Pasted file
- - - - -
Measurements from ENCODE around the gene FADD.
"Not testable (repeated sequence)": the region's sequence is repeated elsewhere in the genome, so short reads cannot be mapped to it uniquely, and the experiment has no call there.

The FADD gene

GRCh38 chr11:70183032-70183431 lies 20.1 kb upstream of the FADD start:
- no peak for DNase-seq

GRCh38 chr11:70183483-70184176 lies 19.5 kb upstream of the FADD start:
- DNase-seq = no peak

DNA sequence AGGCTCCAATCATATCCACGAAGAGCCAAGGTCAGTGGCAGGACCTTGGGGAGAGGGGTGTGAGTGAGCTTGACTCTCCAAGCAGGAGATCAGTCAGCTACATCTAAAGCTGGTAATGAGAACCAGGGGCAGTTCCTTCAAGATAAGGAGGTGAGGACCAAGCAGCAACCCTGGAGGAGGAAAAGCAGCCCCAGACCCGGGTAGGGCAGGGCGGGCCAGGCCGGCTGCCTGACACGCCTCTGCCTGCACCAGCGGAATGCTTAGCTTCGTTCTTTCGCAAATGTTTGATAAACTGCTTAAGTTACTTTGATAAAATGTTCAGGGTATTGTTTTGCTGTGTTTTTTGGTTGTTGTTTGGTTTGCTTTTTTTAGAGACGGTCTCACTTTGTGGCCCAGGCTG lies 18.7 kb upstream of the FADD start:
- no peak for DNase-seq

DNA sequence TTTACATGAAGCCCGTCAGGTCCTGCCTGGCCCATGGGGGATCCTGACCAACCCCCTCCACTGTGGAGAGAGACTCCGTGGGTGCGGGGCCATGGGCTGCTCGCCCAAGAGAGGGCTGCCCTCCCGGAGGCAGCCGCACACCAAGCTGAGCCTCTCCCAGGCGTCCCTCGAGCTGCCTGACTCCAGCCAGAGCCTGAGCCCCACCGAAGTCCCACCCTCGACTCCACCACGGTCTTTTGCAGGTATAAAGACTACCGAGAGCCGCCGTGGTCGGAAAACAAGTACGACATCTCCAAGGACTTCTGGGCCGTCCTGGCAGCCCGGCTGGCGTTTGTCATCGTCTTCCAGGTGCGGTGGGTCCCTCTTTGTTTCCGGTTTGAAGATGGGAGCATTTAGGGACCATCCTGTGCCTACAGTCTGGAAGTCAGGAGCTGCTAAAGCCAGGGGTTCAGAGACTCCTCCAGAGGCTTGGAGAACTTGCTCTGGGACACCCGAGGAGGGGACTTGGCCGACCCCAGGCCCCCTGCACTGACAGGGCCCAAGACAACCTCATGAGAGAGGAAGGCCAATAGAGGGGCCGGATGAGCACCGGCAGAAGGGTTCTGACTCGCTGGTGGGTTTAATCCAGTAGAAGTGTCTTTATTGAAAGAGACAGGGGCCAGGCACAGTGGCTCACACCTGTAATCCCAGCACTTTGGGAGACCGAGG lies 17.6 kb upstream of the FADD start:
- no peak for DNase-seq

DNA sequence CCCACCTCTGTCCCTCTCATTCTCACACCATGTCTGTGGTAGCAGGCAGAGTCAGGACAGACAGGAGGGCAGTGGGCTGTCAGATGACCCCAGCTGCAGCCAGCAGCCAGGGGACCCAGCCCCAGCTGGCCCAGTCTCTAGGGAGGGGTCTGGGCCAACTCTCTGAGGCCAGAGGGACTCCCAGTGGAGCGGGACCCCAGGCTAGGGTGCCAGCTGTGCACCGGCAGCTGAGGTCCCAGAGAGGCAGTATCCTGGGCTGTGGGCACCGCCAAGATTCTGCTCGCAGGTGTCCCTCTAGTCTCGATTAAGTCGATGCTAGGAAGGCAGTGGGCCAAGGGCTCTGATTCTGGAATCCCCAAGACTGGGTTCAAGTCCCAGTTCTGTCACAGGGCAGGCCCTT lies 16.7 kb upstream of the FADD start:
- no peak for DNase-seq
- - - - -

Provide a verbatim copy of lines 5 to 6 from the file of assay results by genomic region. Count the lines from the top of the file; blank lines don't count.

- no peak for DNase-seq

GRCh38 chr11:70183483-70184176 lies 19.5 kb upstream of the FADD start: